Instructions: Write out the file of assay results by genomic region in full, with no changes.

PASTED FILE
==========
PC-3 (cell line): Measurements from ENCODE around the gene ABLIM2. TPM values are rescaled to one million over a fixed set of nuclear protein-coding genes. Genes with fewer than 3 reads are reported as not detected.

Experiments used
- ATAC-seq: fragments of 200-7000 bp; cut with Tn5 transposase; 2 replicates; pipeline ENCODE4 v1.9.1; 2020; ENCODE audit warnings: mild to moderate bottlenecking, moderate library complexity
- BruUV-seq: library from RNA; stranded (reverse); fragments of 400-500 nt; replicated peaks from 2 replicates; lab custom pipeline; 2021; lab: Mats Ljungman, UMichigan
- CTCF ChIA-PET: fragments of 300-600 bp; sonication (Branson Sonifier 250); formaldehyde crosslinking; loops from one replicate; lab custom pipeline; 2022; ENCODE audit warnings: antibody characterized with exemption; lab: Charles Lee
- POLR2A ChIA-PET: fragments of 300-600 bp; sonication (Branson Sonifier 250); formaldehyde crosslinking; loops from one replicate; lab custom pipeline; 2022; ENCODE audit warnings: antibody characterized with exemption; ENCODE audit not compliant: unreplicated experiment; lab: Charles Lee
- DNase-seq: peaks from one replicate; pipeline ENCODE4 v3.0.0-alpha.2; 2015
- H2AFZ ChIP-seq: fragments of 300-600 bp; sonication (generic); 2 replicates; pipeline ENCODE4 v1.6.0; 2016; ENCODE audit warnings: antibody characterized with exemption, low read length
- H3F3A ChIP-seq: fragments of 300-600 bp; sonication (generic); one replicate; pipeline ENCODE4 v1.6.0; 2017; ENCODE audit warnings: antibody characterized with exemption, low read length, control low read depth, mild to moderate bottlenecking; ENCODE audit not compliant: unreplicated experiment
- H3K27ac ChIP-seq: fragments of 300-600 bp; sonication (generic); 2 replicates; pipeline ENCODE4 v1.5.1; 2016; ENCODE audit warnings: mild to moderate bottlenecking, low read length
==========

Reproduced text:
PC-3 (cell line): Measurements from ENCODE around the gene ABLIM2. TPM values are rescaled to one million over a fixed set of nuclear protein-coding genes. Genes with fewer than 3 reads are reported as not detected.

Experiments used
- ATAC-seq: fragments of 200-7000 bp; cut with Tn5 transposase; 2 replicates; pipeline ENCODE4 v1.9.1; 2020; ENCODE audit warnings: mild to moderate bottlenecking, moderate library complexity
- BruUV-seq: library from RNA; stranded (reverse); fragments of 400-500 nt; replicated peaks from 2 replicates; lab custom pipeline; 2021; lab: Mats Ljungman, UMichigan
- CTCF ChIA-PET: fragments of 300-600 bp; sonication (Branson Sonifier 250); formaldehyde crosslinking; loops from one replicate; lab custom pipeline; 2022; ENCODE audit warnings: antibody characterized with exemption; lab: Charles Lee
- POLR2A ChIA-PET: fragments of 300-600 bp; sonication (Branson Sonifier 250); formaldehyde crosslinking; loops from one replicate; lab custom pipeline; 2022; ENCODE audit warnings: antibody characterized with exemption; ENCODE audit not compliant: unreplicated experiment; lab: Charles Lee
- DNase-seq: peaks from one replicate; pipeline ENCODE4 v3.0.0-alpha.2; 2015
- H2AFZ ChIP-seq: fragments of 300-600 bp; sonication (generic); 2 replicates; pipeline ENCODE4 v1.6.0; 2016; ENCODE audit warnings: antibody characterized with exemption, low read length
- H3F3A ChIP-seq: fragments of 300-600 bp; sonication (generic); one replicate; pipeline ENCODE4 v1.6.0; 2017; ENCODE audit warnings: antibody characterized with exemption, low read length, control low read depth, mild to moderate bottlenecking; ENCODE audit not compliant: unreplicated experiment
- H3K27ac ChIP-seq: fragments of 300-600 bp; sonication (generic); 2 replicates; pipeline ENCODE4 v1.5.1; 2016; ENCODE audit warnings: mild to moderate bottlenecking, low read length